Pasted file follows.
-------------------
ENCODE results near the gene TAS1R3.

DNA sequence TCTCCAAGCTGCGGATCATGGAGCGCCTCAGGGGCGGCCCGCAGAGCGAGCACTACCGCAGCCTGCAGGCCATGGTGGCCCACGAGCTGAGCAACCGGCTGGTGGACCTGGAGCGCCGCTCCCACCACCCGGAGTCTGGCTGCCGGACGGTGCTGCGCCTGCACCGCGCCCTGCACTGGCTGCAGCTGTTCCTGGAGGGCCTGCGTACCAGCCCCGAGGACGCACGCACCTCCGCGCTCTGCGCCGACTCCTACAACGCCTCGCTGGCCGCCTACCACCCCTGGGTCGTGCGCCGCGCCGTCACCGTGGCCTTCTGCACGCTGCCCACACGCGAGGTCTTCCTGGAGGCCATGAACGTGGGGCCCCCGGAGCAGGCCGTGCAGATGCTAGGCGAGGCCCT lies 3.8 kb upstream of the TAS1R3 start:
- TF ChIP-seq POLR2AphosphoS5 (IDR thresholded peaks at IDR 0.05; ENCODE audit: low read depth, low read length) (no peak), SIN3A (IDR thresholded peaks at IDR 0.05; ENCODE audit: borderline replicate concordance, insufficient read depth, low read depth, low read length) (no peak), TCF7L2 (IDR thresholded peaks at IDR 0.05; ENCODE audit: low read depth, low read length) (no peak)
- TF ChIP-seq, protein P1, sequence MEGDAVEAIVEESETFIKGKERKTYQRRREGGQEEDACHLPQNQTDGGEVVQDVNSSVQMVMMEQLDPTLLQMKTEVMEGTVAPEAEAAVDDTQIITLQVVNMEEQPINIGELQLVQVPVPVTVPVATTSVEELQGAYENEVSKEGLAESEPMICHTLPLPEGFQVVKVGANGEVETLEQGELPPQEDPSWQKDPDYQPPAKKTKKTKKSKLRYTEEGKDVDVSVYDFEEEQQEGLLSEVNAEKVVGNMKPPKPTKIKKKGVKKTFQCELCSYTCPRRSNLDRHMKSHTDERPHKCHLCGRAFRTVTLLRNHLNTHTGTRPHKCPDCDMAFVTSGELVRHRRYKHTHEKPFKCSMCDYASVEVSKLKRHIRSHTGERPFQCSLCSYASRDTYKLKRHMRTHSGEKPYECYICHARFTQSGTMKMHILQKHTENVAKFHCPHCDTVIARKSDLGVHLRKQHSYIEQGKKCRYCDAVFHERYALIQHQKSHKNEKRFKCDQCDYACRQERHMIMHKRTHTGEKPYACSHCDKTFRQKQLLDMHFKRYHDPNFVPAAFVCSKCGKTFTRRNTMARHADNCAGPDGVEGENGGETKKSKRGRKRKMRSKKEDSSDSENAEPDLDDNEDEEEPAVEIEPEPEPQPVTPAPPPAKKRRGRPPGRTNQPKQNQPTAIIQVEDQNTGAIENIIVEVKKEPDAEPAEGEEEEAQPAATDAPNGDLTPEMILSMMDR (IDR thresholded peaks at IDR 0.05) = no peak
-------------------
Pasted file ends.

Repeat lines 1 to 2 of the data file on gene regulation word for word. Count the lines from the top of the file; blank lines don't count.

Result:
ENCODE results near the gene TAS1R3.

DNA sequence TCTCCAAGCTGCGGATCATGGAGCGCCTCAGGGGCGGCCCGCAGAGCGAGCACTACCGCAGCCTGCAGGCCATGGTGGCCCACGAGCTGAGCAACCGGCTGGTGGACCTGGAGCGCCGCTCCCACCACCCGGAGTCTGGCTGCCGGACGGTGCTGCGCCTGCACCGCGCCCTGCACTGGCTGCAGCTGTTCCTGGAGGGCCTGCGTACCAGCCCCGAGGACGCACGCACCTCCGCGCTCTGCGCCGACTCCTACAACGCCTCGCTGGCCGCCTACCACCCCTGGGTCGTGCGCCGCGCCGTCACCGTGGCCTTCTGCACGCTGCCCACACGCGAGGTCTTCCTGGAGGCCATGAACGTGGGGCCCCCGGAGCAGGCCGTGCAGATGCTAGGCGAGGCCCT lies 3.8 kb upstream of the TAS1R3 start: